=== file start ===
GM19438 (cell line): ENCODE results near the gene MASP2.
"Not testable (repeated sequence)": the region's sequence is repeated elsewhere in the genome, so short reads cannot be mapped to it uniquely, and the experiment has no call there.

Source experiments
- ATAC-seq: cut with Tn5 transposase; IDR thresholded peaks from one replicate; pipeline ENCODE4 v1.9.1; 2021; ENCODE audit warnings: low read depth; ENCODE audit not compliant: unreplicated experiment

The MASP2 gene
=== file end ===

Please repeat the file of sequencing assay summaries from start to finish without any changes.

GM19438 (cell line): ENCODE results near the gene MASP2.
"Not testable (repeated sequence)": the region's sequence is repeated elsewhere in the genome, so short reads cannot be mapped to it uniquely, and the experiment has no call there.

Source experiments
- ATAC-seq: cut with Tn5 transposase; IDR thresholded peaks from one replicate; pipeline ENCODE4 v1.9.1; 2021; ENCODE audit warnings: low read depth; ENCODE audit not compliant: unreplicated experiment

The MASP2 gene